THE WAY IT WAS: Doukhobor leader’s life spared when bomb fails to blow in 1931


Council approved the construction of a bridge on 4th Street in City Park at an estimated cost of $7,595.


A four-room house with eight lots fenced, situated only a 10-minute walk from the post office, was rentable for only $8 per month.


Ald. John Donaldson urged the council for a definite plan of tree planting to beautiful the city streets.


E.C. Henniger Sr., MLA for this area, was assured by the provincial government that the local irrigation committee would receive $150,000 for the Grand Forks irrigation project.


Four baseball teams were formed in the men’s leagues. These were the Knights of Pythias, Oddfellows, High School and a team from the City of Grand Forks.


An attempt on the life of Peter Verigin, leader of the Doukhobors, failed when the bomb, consisting of a barrel of gasoline and one of kerosene, that were set in his home, did not go off.


Development work on the Molly Gibson group at Paulsen, east of Grand Forks, was resumed following extensive exploration. It is controlled by Calgary interests.


Gloria Clapp was elected the May Queen by the Grand Forks public school students.


W.J. Pearson, E.B. Mitchell and C.D. Bonthron have been named directors of the McLeod & Hogdson, well-known-grocery and drygoods store here.


Laura Northrop, wife of Dr. E.R. Northrop, who was the first surgeon at the Granby Smelter, passed away in Spokane.


Gordon MacDonald and Jim Matthews journeyed to Trail to take part in the annual B.C. Jr. Golden Gloves Championships.


Construction of a $22,000 commercial building on Greys’ Sports Shop commenced under contractor Walter Wlasoff.


Dept. of Highways bridge crew went over the 12th Street bridge with hammer and wrench tightening every nut and bolt and have made the bridge safe for another 10 years.


Mayor Jack Goddard said that the major improvement work to Central Avenue, which has been stalled for two years, has finally been approved by the Treasury Board and tenders will be called soon.


A new slag sales agreement between Pacific Abrasives and City of Grand Forks has been negotiated with slag revenues increasing from $20,000 to $200,000 a year.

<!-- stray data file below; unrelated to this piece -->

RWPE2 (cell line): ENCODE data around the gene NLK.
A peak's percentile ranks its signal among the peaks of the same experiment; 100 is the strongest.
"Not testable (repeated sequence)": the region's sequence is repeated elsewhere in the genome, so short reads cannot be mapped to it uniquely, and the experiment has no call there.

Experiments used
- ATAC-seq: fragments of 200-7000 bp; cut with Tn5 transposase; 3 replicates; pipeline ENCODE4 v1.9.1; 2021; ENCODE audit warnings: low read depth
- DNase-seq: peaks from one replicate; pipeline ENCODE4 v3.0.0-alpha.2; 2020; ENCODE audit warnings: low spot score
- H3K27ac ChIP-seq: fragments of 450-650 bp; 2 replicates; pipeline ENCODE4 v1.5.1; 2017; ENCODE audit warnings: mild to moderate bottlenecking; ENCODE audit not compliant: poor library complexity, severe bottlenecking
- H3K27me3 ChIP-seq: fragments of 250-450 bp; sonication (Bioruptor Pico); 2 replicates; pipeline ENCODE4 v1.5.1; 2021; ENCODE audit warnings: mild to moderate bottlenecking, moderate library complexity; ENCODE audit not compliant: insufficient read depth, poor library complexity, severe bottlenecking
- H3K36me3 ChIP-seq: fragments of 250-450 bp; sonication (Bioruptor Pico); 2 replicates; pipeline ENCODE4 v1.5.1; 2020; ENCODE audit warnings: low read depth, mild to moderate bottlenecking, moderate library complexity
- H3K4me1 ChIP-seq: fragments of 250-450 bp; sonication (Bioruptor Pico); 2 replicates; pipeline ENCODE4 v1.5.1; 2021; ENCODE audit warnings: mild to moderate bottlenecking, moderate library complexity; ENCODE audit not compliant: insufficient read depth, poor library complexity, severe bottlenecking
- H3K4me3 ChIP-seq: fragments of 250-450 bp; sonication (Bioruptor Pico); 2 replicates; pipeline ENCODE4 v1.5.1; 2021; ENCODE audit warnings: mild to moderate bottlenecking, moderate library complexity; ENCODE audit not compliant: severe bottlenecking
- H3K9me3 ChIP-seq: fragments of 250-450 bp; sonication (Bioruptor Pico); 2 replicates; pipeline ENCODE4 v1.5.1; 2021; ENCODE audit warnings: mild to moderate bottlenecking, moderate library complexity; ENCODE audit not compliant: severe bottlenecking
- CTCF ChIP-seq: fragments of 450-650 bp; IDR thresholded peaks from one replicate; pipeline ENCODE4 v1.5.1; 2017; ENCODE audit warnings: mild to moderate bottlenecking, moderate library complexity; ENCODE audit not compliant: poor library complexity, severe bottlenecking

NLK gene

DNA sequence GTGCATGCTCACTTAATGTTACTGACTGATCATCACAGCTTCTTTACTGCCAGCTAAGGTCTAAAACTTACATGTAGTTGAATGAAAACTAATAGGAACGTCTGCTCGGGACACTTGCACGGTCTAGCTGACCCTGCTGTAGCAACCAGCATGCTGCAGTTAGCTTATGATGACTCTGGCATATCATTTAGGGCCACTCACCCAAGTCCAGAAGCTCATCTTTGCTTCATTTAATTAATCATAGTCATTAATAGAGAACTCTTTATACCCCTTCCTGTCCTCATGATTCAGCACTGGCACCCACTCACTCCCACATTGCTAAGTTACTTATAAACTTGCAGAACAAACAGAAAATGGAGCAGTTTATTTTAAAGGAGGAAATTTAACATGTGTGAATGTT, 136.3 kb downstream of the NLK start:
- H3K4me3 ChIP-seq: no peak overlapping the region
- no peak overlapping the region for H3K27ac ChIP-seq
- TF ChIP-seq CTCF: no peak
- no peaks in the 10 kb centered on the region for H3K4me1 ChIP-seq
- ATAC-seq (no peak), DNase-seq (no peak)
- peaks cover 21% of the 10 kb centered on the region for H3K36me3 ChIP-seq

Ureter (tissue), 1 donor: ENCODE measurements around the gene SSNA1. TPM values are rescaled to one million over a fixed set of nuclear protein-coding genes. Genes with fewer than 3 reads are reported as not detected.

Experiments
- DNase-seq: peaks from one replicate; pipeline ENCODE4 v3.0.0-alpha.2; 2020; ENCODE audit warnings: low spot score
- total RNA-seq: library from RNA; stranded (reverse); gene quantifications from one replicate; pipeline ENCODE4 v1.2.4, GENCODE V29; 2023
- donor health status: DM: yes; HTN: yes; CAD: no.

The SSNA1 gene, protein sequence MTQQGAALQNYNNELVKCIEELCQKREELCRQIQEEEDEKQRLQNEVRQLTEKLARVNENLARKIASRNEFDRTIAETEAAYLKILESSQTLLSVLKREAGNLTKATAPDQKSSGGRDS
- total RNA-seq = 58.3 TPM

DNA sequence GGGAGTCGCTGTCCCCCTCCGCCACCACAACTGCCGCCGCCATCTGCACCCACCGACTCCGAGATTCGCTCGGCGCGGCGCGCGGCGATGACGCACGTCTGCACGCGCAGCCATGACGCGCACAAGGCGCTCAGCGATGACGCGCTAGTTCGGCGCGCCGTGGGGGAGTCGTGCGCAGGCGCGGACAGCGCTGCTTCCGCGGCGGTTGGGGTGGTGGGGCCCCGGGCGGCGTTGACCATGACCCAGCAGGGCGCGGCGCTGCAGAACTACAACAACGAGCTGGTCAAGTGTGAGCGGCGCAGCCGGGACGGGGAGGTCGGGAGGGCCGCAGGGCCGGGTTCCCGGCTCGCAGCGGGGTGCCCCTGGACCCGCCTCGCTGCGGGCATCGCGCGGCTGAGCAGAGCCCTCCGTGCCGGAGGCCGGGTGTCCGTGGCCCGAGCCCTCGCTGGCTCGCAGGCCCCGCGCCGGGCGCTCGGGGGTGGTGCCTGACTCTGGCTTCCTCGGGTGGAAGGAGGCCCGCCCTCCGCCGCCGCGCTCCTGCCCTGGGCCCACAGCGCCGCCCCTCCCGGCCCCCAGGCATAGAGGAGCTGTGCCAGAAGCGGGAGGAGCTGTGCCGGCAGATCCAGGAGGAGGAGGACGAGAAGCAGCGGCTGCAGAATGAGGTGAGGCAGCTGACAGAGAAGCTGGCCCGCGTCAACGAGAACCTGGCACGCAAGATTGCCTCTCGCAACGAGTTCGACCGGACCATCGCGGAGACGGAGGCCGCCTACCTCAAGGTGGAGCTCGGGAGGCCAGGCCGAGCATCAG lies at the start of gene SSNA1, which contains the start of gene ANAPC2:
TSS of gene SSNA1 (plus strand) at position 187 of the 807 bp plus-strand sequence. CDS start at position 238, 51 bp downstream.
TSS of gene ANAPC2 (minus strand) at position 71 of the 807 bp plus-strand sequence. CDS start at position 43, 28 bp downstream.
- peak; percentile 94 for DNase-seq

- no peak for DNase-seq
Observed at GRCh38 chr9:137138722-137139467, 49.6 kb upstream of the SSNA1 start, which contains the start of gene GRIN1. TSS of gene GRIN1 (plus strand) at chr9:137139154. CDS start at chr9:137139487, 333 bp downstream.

Although the team placed fourth overall, a great effort was displayed by the Grand Forks Pee Wee rep team at the first provincial playoffs held at Fernie, March 22-26.


George Armstrong Evens, the last of a pioneer North Fork family, died last week at the age of 81.


Miss Grand Forks contestants are: Tina Chard, Gail Duralia, Rhea Mackay, Kenna McKinnon, Meadow Gilbert, Lisa Weiss, Andrea Zibin, Cinda Clark and Nicole Murdock.


Years of service to the Grand Forks area ended when the Canada                      Employment Centre locked its doors forever.

Anyone applying for benefits will now have to go to the Access Centre to pick up applications forms and check the two computers for job postings and information.


A new $120 million deal could protect against rate increases and power outages for hydroelectric consumers throughout the Boundary, The Gazette reported.

West Kootenay Power announced it has finally reached a deal with the          Columbia Power Corporation and the Columbia Basin Trust to sell four dams on the Kootenay River between Nelson and Castlegar. The offer is now under consideration by the B.C. Utilities        Commission.


The 14th annual endangered river list was released by the Outdoor Recreation Council with the Kettle River ranking ninth.

The Cascade Heritage Power Project, which called for the development of 25 MW  run-of-the-river dam 20 km east of Grand Forks, was cited as one of the reasons why.

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